The 2006 defense budget Congress sent to U.S. President George W. Bush in December gave the Pentagon only about half of the money it wanted for a new generation of laser-linked communications satellites.
In the report accompanying the 2006 Defense Appropriations Act, Congress also directed the U.S. Air Force to focus on maturing the needed technology for the program, the Transformational Satellite (T-Sat) Communications System, rather than pursuing it as a formal acquisition effort.
The Defense Appropriations Conference Report for 2006 also made $120 million of the $436 million in funding it provided for T-Sat contingent on the Defense Department ‘s completion of an analysis that examines whether additional satellites from other programs such as the Wideband Gapfiller or the Advanced Extra High Frequency (AEHF) satellites will be needed prior to the first T-Sat launch. The Air Force had requested $836 million for T-Sat in 2006.
The conference report directs the Air Force to focus the program on maturing the technology for key subsystems like the satellite’s laser communications payload. The 2005 budget included $467 million for the program.
“Transition to a formal acquisition program should be deferred until the technologies are mature and have been demonstrated in a relevant environment,” the conferees wrote.
Prior to the conference committee that met to iron out differences between the House and Senate versions of the Defense appropriations bill, the House had provided $436 million for the T-Sat program without fencing any of the funds in its version of the 2006 Defense Appropriations Act, which it passed in June. The Senate had recommended cutting $250 million from the budget request, and fencing an additional $150 million pending a study on the purchase of additional satellites before the first T-Sat launch.
The House approved the conference report Dec. 18, while the Senate approved it Dec. 21.
The Pentagon had expected the first T-Sat launch to take place in 2013 when it sent its 2006 budget request to Capitol Hill in February 2005.
The Air Force is hoping that features like laser cross links will help the T-Sat constellation go a long way towards meeting the military’s increasing thirst for bandwidth.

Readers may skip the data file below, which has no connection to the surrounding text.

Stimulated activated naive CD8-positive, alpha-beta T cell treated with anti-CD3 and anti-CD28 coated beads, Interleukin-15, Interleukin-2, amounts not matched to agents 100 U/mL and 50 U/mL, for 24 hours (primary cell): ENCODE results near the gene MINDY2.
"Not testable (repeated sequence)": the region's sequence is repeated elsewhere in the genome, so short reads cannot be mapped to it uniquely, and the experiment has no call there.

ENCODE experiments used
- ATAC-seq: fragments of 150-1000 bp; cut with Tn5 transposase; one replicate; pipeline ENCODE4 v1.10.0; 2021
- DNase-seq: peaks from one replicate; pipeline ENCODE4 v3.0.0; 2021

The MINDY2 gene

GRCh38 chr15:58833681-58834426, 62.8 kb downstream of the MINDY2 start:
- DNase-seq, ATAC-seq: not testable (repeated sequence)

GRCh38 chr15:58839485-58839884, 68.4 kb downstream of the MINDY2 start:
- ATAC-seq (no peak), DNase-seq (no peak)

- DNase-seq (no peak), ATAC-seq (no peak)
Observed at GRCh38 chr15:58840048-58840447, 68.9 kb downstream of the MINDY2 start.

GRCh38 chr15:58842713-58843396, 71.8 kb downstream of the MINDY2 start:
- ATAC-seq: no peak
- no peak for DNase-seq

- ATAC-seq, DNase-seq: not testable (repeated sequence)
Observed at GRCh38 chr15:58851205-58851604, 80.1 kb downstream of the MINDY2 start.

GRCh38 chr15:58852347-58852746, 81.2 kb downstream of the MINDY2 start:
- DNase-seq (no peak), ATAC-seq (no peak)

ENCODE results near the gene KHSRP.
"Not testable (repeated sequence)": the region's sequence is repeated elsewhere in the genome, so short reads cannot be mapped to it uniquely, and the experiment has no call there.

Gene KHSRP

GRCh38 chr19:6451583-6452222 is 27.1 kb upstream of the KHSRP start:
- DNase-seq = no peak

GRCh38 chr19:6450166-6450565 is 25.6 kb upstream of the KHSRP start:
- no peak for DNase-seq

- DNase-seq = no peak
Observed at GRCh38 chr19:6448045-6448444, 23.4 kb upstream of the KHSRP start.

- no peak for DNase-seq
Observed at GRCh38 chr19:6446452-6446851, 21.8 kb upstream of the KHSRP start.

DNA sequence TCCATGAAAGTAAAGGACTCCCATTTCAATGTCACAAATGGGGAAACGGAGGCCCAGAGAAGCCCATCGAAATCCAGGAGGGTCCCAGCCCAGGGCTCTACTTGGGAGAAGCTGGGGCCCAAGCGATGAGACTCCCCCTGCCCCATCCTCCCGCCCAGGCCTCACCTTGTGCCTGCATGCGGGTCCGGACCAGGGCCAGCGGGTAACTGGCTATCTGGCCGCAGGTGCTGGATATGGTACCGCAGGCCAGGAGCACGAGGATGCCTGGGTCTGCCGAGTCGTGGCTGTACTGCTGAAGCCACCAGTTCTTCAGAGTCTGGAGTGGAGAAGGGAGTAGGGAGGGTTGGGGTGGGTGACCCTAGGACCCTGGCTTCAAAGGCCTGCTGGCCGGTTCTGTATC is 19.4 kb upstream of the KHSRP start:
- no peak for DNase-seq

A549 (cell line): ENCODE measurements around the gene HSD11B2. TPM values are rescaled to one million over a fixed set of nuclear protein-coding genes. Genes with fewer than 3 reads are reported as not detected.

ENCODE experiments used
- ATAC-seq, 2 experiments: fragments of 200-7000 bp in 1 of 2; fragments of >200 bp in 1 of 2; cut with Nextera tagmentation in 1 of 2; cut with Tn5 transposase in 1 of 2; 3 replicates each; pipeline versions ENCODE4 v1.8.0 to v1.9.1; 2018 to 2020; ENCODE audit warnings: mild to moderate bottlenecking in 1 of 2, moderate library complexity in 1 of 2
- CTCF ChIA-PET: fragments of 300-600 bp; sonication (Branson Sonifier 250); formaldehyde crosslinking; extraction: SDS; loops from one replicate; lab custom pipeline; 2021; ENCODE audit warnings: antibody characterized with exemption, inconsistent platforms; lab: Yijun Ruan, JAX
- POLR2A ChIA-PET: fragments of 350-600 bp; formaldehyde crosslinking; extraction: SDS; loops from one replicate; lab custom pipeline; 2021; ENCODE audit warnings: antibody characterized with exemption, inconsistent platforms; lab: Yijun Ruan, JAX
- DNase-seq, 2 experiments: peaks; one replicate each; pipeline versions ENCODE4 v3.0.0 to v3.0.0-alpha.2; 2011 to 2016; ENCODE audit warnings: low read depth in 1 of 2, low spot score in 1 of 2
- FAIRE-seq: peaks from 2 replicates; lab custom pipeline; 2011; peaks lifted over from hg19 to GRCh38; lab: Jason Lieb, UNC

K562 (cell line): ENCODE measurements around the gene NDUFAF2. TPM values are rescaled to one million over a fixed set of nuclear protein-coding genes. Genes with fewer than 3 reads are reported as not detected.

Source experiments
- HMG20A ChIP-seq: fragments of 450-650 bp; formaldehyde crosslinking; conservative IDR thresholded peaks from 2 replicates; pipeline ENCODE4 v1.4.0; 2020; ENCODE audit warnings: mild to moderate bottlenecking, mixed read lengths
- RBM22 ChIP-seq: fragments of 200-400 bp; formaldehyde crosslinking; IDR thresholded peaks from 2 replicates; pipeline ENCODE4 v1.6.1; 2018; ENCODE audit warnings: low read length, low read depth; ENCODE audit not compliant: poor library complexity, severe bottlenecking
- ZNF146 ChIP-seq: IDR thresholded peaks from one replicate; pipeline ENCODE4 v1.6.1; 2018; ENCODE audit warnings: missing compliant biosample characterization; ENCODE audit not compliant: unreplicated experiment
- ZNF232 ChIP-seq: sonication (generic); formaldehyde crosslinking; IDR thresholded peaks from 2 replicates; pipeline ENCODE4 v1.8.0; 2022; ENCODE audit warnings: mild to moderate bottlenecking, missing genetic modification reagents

Teams led by Lockheed Martin Corp. of Bethesda, Md., and Boeing Co. of Chicago are competing for the T-Sat prime contract. The Air Force had been planning to award the T-Sat contract in late 2006 but is likely to delay that decision due to the reduction to the budget request.
However, the Air Force may go ahead with the award of the contract to build the ground equipment for the satellites, known as the T-Sat Mission Operations System, in early 2006, regardless of the funding situation, according to Lt. Gen. Michael Hamel, commander of the Air Force Space and Missile Systems Center in Los Angeles. Teams led by Lockheed Martin, Northrop Grumman Corp. of Los Angeles, and Raytheon Co. of Waltham, Mass., are competing for that work.
The conferees noted they support the T-Sat concept, but they also expressed concern that the Air Force is moving too quickly with the development of the satellites despite the relative technical immaturity of some key subsystems.
The conferees also indicated that the Pentagon appeared to have “prematurely ruled out” the possibility of increasing the number of AEHF and Wideband Gapfiller satellites it intends to buy and the potential for upgrading those satellites to allow more time for T-Sat’s development.
The Pentagon must submit a report that addresses whether additional copies of AEHF and Wideband Gapfiller satellites will be required, how many will be needed and what improvements could be made before Congress will release the fenced-off portion of the 2006 budget for T-Sat, according to the conference report.